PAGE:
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The shifting focus and nature of Catholic schools, which is part of the genesis of the conflict between the founders of the independent schools and their local diocesan education offices, is discussed in an important article by Baker and Riordan (1998), entitled "The 'Eliting' of the Common American Catholic School and the National Educational Crisis." They discuss how Catholic schools in America were originally founded to protect the religious and ethnic heritage of immigrant Catholics, who did not feel safe in the heavily Protestantized public school system.
Ironically, a "Protestantized conception of religion," Fessenden argues, has controlled the "meanings of both the religious and the secular" because "Christian religious polemic" upholds "America's vaunted history of religious liberty and toleration by being cast in strictly secular terms" (4).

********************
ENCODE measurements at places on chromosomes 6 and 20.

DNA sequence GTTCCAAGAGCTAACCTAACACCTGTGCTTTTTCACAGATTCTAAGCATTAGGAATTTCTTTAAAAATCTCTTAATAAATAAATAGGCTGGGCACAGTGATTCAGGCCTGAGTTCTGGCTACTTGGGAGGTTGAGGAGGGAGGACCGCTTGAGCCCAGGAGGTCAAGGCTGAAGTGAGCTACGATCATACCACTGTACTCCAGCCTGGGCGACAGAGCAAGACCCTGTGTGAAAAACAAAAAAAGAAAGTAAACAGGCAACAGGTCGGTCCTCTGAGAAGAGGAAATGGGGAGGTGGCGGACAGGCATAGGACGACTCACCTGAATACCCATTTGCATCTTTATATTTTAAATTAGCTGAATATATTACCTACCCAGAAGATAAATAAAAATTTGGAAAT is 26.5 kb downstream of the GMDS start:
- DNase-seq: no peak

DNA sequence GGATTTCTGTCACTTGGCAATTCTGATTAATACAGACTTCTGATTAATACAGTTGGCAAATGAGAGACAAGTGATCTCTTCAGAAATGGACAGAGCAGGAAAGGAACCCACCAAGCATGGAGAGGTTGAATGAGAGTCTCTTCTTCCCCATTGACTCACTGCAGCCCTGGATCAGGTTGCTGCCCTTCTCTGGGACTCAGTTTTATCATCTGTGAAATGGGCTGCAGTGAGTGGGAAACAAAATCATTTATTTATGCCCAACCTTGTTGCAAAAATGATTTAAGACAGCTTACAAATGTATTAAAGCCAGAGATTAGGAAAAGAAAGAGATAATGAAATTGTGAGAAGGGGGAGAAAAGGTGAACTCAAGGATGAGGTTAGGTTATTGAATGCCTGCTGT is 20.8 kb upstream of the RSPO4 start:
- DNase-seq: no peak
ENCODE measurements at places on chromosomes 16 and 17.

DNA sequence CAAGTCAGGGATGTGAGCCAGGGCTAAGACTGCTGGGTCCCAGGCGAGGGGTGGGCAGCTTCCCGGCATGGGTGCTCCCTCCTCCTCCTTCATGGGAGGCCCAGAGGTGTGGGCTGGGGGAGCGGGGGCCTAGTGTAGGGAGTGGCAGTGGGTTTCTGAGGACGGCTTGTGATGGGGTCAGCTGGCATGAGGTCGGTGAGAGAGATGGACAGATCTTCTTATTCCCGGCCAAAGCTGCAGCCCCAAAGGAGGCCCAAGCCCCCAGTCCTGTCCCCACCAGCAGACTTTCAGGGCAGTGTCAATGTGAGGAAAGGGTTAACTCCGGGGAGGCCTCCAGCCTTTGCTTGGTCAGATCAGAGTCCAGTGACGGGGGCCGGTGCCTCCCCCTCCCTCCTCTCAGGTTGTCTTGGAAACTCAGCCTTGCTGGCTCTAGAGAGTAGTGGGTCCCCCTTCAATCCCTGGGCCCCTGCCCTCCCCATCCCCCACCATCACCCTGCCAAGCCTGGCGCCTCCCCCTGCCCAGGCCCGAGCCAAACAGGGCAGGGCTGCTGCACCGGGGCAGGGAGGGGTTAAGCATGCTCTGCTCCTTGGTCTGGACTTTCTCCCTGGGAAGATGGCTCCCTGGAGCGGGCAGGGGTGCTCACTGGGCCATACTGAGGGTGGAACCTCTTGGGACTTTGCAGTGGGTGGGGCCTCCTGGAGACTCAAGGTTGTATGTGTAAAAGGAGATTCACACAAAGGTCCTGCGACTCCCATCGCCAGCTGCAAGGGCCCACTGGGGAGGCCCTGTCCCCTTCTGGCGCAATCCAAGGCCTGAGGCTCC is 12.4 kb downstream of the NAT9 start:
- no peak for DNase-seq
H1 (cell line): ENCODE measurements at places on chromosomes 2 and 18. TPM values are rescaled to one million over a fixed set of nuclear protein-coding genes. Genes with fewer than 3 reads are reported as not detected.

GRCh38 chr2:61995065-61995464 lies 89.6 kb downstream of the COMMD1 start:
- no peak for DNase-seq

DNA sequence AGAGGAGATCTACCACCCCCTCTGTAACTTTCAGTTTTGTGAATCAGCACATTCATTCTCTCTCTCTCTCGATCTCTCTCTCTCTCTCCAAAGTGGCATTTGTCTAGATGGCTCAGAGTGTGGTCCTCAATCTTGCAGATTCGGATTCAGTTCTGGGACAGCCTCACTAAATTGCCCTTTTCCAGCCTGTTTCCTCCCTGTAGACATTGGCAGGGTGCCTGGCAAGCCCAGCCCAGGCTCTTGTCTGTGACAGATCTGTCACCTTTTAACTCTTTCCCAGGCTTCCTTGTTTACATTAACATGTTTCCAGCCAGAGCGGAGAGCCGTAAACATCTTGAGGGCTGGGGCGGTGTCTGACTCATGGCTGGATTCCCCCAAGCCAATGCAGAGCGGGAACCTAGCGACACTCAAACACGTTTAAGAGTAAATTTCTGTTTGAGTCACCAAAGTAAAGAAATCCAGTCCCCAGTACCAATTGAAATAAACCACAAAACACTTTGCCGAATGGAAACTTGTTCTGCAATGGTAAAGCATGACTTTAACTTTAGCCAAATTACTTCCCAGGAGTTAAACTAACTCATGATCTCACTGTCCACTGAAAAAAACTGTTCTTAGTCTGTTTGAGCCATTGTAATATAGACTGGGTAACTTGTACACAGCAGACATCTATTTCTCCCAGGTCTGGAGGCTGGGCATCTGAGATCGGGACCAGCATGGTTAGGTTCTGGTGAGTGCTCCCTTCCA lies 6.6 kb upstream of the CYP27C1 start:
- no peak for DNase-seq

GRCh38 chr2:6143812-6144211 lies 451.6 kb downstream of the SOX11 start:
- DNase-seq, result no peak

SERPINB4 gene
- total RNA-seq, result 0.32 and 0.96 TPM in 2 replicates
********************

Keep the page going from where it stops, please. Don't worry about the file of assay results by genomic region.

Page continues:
But this caveat aside, the core of Huntington's case is convincing: "Americanization" has always required two shifts, one from an ancestral language to English, and the other from an ancestral religion either to Protestantism itself or to a Protestantized version of the original faith (think of Reform Judaism or "cafeteria Catholicism").
Huntington argues that Catholicism has been "Protestantized" in America.
Where is it to be found--within the reality of a Protestantized ritual that veers between responsive English mumbling, on the one hand, and mindless nursery tunes, on the other?
The reformers did not convert Catholics to Protestantism, but they aided in "recatholicizing" Irish immigrants to a Catholic Church that was being "protestantized" by the American locale.
Leonildo Silveira Compos, for example, points to "Pentecostalized Protestantism" and "Protestantized Pentecostalism." (18) Given their enormous numbers--some 70 to 80 percent of the Protestant community in Latin America is Pentecostal--Pentecostals also have had a significant influence on the Roman Catholic community.